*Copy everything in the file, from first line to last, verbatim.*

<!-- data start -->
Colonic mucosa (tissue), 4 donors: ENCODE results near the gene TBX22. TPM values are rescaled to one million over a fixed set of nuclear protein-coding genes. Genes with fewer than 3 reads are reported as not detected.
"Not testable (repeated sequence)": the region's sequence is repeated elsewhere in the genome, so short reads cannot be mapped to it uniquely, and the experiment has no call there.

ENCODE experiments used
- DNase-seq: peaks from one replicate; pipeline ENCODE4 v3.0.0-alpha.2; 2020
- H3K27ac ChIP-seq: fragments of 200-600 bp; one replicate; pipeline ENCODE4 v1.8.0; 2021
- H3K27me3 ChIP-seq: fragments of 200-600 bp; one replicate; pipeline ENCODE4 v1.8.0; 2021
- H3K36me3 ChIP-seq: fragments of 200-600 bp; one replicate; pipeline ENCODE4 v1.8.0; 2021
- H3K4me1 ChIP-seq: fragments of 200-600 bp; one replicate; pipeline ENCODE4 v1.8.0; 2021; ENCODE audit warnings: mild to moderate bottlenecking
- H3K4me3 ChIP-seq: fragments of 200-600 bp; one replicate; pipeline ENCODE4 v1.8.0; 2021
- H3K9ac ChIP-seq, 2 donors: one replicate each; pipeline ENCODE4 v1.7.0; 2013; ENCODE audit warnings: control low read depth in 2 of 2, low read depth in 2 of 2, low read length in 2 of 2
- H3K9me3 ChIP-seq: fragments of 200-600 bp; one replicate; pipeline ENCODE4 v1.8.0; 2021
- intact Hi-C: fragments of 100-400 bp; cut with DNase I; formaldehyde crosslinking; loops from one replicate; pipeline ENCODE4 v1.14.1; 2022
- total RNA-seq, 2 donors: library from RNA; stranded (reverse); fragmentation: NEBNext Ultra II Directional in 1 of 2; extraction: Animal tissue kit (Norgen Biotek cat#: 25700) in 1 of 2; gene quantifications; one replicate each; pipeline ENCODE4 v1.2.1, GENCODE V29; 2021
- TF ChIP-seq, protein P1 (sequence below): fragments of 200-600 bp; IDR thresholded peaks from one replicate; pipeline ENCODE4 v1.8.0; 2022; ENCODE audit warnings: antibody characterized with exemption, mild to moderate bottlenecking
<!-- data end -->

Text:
Colonic mucosa (tissue), 4 donors: ENCODE results near the gene TBX22. TPM values are rescaled to one million over a fixed set of nuclear protein-coding genes. Genes with fewer than 3 reads are reported as not detected.
"Not testable (repeated sequence)": the region's sequence is repeated elsewhere in the genome, so short reads cannot be mapped to it uniquely, and the experiment has no call there.

ENCODE experiments used
- DNase-seq: peaks from one replicate; pipeline ENCODE4 v3.0.0-alpha.2; 2020
- H3K27ac ChIP-seq: fragments of 200-600 bp; one replicate; pipeline ENCODE4 v1.8.0; 2021
- H3K27me3 ChIP-seq: fragments of 200-600 bp; one replicate; pipeline ENCODE4 v1.8.0; 2021
- H3K36me3 ChIP-seq: fragments of 200-600 bp; one replicate; pipeline ENCODE4 v1.8.0; 2021
- H3K4me1 ChIP-seq: fragments of 200-600 bp; one replicate; pipeline ENCODE4 v1.8.0; 2021; ENCODE audit warnings: mild to moderate bottlenecking
- H3K4me3 ChIP-seq: fragments of 200-600 bp; one replicate; pipeline ENCODE4 v1.8.0; 2021
- H3K9ac ChIP-seq, 2 donors: one replicate each; pipeline ENCODE4 v1.7.0; 2013; ENCODE audit warnings: control low read depth in 2 of 2, low read depth in 2 of 2, low read length in 2 of 2
- H3K9me3 ChIP-seq: fragments of 200-600 bp; one replicate; pipeline ENCODE4 v1.8.0; 2021
- intact Hi-C: fragments of 100-400 bp; cut with DNase I; formaldehyde crosslinking; loops from one replicate; pipeline ENCODE4 v1.14.1; 2022
- total RNA-seq, 2 donors: library from RNA; stranded (reverse); fragmentation: NEBNext Ultra II Directional in 1 of 2; extraction: Animal tissue kit (Norgen Biotek cat#: 25700) in 1 of 2; gene quantifications; one replicate each; pipeline ENCODE4 v1.2.1, GENCODE V29; 2021
- TF ChIP-seq, protein P1 (sequence below): fragments of 200-600 bp; IDR thresholded peaks from one replicate; pipeline ENCODE4 v1.8.0; 2022; ENCODE audit warnings: antibody characterized with exemption, mild to moderate bottlenecking